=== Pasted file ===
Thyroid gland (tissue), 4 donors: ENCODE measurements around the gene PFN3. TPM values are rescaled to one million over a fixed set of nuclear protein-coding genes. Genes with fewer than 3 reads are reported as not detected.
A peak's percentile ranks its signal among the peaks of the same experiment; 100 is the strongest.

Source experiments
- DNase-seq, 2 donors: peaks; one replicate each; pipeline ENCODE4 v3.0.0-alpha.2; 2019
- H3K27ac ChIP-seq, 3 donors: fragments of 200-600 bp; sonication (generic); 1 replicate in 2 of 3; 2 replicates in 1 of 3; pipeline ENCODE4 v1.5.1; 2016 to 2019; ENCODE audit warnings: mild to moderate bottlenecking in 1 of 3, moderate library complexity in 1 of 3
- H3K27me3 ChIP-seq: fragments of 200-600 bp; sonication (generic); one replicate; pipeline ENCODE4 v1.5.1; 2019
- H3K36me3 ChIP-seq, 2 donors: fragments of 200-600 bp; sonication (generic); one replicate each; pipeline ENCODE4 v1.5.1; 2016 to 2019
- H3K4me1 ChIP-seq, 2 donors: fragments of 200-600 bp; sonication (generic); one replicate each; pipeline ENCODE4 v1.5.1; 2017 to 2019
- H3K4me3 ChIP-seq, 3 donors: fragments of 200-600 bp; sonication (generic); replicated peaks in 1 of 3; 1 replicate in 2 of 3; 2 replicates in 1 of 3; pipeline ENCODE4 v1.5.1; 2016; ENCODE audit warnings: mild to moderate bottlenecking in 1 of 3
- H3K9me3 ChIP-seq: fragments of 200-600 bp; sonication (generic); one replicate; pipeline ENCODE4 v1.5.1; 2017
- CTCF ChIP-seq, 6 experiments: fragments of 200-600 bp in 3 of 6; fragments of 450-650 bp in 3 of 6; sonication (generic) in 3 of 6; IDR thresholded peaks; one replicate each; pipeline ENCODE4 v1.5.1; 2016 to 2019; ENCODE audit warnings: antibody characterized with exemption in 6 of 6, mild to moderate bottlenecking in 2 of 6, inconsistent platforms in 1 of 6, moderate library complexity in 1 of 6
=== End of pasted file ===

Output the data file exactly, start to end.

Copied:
Thyroid gland (tissue), 4 donors: ENCODE measurements around the gene PFN3. TPM values are rescaled to one million over a fixed set of nuclear protein-coding genes. Genes with fewer than 3 reads are reported as not detected.
A peak's percentile ranks its signal among the peaks of the same experiment; 100 is the strongest.

Source experiments
- DNase-seq, 2 donors: peaks; one replicate each; pipeline ENCODE4 v3.0.0-alpha.2; 2019
- H3K27ac ChIP-seq, 3 donors: fragments of 200-600 bp; sonication (generic); 1 replicate in 2 of 3; 2 replicates in 1 of 3; pipeline ENCODE4 v1.5.1; 2016 to 2019; ENCODE audit warnings: mild to moderate bottlenecking in 1 of 3, moderate library complexity in 1 of 3
- H3K27me3 ChIP-seq: fragments of 200-600 bp; sonication (generic); one replicate; pipeline ENCODE4 v1.5.1; 2019
- H3K36me3 ChIP-seq, 2 donors: fragments of 200-600 bp; sonication (generic); one replicate each; pipeline ENCODE4 v1.5.1; 2016 to 2019
- H3K4me1 ChIP-seq, 2 donors: fragments of 200-600 bp; sonication (generic); one replicate each; pipeline ENCODE4 v1.5.1; 2017 to 2019
- H3K4me3 ChIP-seq, 3 donors: fragments of 200-600 bp; sonication (generic); replicated peaks in 1 of 3; 1 replicate in 2 of 3; 2 replicates in 1 of 3; pipeline ENCODE4 v1.5.1; 2016; ENCODE audit warnings: mild to moderate bottlenecking in 1 of 3
- H3K9me3 ChIP-seq: fragments of 200-600 bp; sonication (generic); one replicate; pipeline ENCODE4 v1.5.1; 2017
- CTCF ChIP-seq, 6 experiments: fragments of 200-600 bp in 3 of 6; fragments of 450-650 bp in 3 of 6; sonication (generic) in 3 of 6; IDR thresholded peaks; one replicate each; pipeline ENCODE4 v1.5.1; 2016 to 2019; ENCODE audit warnings: antibody characterized with exemption in 6 of 6, mild to moderate bottlenecking in 2 of 6, inconsistent platforms in 1 of 6, moderate library complexity in 1 of 6